Cecelia later attended the Cape Palmas High School (CPHS), while staying with her sister and brother-in-law, Reverend S. Trowen Nagbe. In 1966 she returned to Monrovia, where her brother-in-law became Bishop Nagbe.  But how was she to attend school, since her mother was making only US$33.33 and her father was unemployed, while her brother-in-law, the bishop and her sister had just returned and had three babies to support?  Cecelia then decided to take both the Cuttington entrance as well as the Tubman National Institute of Medical Arts exams. She fortunately passed both exams.  She decided to enroll at Cuttington and won a scholarship for the college in Suacoco—Cuttington.  That is now she got to Cuttington, and it was there that she pursued her chosen career, which was that of her mother.  She graduated in December 1970 and had to sit around for several months before taking the state board exam before starting her nursing career. It was while awaiting that exam that she started visiting her Cuttington schoolmate, Velma Okoro, and that is where Velma’s boss, Mr. J.L. Cox, spotted her.  The rest indeed is history.

Her last professional assignments were Chair of the University of Liberia Pacific Institute for Research and Education (ULPIRE), member of the National Research Ethical Board and Chairperson, Liberia Center for Outcomes Research in Mental Health (LICORMH).  She was also a member of the National Committee on Higher Education, VP, Scholarship Committee, Ministry of Health, Former VP, Liberian Medical and Dental Council (LMDC), and former member, Liberian Council of Physicians and Surgeons (LCPS).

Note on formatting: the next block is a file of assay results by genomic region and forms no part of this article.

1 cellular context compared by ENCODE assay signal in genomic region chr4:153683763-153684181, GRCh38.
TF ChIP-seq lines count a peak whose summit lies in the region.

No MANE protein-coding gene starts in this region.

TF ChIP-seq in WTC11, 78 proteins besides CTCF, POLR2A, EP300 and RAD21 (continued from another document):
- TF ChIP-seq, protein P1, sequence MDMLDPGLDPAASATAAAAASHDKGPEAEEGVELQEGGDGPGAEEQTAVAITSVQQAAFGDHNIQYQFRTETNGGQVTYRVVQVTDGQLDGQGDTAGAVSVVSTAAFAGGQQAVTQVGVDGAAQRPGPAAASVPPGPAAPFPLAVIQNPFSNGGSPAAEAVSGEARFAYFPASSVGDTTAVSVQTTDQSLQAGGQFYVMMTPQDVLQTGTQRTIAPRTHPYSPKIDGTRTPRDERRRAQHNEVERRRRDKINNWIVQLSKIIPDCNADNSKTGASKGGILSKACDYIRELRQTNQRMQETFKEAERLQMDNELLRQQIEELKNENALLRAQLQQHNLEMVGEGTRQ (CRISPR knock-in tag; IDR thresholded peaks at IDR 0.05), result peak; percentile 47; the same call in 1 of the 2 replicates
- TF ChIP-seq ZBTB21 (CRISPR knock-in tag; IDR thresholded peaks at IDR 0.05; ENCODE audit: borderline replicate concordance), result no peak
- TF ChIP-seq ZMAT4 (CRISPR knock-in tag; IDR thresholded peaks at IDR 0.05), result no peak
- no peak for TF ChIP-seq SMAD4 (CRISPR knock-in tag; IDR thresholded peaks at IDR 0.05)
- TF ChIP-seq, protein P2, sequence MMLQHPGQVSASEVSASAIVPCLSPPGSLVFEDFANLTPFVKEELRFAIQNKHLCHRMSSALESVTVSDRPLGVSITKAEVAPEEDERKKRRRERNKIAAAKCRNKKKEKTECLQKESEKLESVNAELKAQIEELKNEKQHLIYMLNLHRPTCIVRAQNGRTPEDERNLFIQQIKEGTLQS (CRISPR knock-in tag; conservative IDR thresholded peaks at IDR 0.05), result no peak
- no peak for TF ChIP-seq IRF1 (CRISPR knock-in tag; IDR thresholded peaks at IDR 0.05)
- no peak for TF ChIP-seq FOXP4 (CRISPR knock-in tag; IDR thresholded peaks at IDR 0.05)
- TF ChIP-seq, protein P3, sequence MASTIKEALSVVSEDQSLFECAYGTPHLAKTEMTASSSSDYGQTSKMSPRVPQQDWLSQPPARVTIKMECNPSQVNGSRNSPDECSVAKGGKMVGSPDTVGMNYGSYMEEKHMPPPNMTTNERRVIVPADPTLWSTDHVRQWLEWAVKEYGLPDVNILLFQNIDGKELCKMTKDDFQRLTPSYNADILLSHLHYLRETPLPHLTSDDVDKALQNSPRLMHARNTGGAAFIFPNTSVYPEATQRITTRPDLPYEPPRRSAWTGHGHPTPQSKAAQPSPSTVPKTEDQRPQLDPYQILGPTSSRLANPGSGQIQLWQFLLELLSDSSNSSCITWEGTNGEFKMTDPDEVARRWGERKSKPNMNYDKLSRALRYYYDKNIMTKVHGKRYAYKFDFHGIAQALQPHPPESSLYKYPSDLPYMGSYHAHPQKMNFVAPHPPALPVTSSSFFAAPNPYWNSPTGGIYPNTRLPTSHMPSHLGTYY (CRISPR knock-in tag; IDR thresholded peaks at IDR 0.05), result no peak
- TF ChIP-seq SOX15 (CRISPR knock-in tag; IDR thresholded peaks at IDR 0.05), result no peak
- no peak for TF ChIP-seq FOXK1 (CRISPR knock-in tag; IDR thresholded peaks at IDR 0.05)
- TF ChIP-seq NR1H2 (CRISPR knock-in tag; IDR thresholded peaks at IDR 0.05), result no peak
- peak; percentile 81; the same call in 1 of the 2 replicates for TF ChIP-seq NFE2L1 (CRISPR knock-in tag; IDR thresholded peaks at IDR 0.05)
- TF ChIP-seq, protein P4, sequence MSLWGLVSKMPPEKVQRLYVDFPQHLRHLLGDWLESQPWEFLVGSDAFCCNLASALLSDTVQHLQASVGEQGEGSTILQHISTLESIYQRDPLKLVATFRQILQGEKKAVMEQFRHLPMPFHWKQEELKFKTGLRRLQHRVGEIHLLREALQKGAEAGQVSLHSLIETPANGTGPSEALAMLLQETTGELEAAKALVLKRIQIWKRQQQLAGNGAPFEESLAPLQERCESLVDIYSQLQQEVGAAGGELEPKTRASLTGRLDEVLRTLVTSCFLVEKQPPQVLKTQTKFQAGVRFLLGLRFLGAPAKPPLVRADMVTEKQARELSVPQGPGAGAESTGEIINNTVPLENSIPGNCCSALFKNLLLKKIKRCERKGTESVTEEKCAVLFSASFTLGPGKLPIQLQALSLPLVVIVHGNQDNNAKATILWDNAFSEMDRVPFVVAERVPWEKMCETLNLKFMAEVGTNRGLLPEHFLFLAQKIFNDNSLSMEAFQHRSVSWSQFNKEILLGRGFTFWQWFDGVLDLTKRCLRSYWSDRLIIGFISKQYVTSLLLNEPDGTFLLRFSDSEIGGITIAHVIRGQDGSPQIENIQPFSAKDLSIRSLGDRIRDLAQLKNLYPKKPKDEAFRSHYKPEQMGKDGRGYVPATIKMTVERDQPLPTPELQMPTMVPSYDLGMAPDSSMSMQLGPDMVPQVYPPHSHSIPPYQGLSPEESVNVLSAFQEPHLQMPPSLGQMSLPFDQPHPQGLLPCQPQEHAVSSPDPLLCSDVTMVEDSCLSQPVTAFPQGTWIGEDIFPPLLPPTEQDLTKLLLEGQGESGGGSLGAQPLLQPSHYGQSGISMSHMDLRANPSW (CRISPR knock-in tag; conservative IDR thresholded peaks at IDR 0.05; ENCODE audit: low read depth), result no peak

One of the last professional things this outstanding public servant, Cecelia A. Morris, accomplished was the acquisition of a piece of land in Margibi County and commencement already, of construction of the Headquarters of the Liberia Board for Nursing and Midwifery.

On Thursday, November 19, 2020, at five o’clock p.m., the body of Mrs. Cecelia A.  Morris will be removed from the Samuel A. Stryker Funeral Home and taken to the Good Shepherd Episcopal Church in Paynesville.  Wake keeping begins at six o’clock p.m.

On Friday, November 20, 2020, the funeral service will be held at the same church, beginning at 10 o’clock a.m. 

The last rites and burial will take place in Buchanan, Grand Bassa County, beginning at 10 o’clock a.m.

A Book of Condolence will be opened at the Liberian Board of Nursing and Midwifery (LBNM) in the James A.A. Pierre Building at Carey Street, Snapper Hill, Monrovia, from November 9 to 18, 2020. 

A statement from the LBNM, signed by its Registrar, Mrs. Cecelia C. Kpangbala-Flomo, calls on all Nursing and Midwifery stakeholders to participate in the funeral rites of the late Ms. Cecelia A. Morris “in appreciation of her good works in the health systems of Liberia and the world.”  

Survivors include her sons, Thomas Frank Holder, Jr. and Momolu Trowen Massaquoi; daughters, Dorkor Mehn and Judith Garsuah; sisters, Mrs Adelaide Fiske and Mrs. Wilhelmina Coleman; and brother, Perry Morris.  

Photo: The Late Ms. Cecelia A. Morris